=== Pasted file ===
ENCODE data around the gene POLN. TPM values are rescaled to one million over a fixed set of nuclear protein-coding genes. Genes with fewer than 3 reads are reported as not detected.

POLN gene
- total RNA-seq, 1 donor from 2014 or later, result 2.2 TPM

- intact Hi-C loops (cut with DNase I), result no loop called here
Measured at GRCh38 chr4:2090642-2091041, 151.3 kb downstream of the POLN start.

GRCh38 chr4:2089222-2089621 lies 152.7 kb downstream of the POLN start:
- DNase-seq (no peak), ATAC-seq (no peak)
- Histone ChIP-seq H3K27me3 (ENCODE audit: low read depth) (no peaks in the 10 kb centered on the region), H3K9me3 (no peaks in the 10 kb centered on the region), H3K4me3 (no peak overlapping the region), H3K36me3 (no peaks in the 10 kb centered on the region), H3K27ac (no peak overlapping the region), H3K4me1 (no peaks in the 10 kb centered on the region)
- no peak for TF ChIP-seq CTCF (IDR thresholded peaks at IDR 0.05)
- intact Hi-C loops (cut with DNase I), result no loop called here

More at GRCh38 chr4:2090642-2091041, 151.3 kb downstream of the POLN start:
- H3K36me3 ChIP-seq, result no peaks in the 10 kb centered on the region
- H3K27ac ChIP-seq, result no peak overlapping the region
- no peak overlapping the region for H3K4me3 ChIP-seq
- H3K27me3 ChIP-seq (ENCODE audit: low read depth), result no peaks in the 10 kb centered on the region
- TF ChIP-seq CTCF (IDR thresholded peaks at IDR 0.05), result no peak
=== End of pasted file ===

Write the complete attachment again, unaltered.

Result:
ENCODE data around the gene POLN. TPM values are rescaled to one million over a fixed set of nuclear protein-coding genes. Genes with fewer than 3 reads are reported as not detected.

POLN gene
- total RNA-seq, 1 donor from 2014 or later, result 2.2 TPM

- intact Hi-C loops (cut with DNase I), result no loop called here
Measured at GRCh38 chr4:2090642-2091041, 151.3 kb downstream of the POLN start.

GRCh38 chr4:2089222-2089621 lies 152.7 kb downstream of the POLN start:
- DNase-seq (no peak), ATAC-seq (no peak)
- Histone ChIP-seq H3K27me3 (ENCODE audit: low read depth) (no peaks in the 10 kb centered on the region), H3K9me3 (no peaks in the 10 kb centered on the region), H3K4me3 (no peak overlapping the region), H3K36me3 (no peaks in the 10 kb centered on the region), H3K27ac (no peak overlapping the region), H3K4me1 (no peaks in the 10 kb centered on the region)
- no peak for TF ChIP-seq CTCF (IDR thresholded peaks at IDR 0.05)
- intact Hi-C loops (cut with DNase I), result no loop called here

More at GRCh38 chr4:2090642-2091041, 151.3 kb downstream of the POLN start:
- H3K36me3 ChIP-seq, result no peaks in the 10 kb centered on the region
- H3K27ac ChIP-seq, result no peak overlapping the region
- no peak overlapping the region for H3K4me3 ChIP-seq
- H3K27me3 ChIP-seq (ENCODE audit: low read depth), result no peaks in the 10 kb centered on the region
- TF ChIP-seq CTCF (IDR thresholded peaks at IDR 0.05), result no peak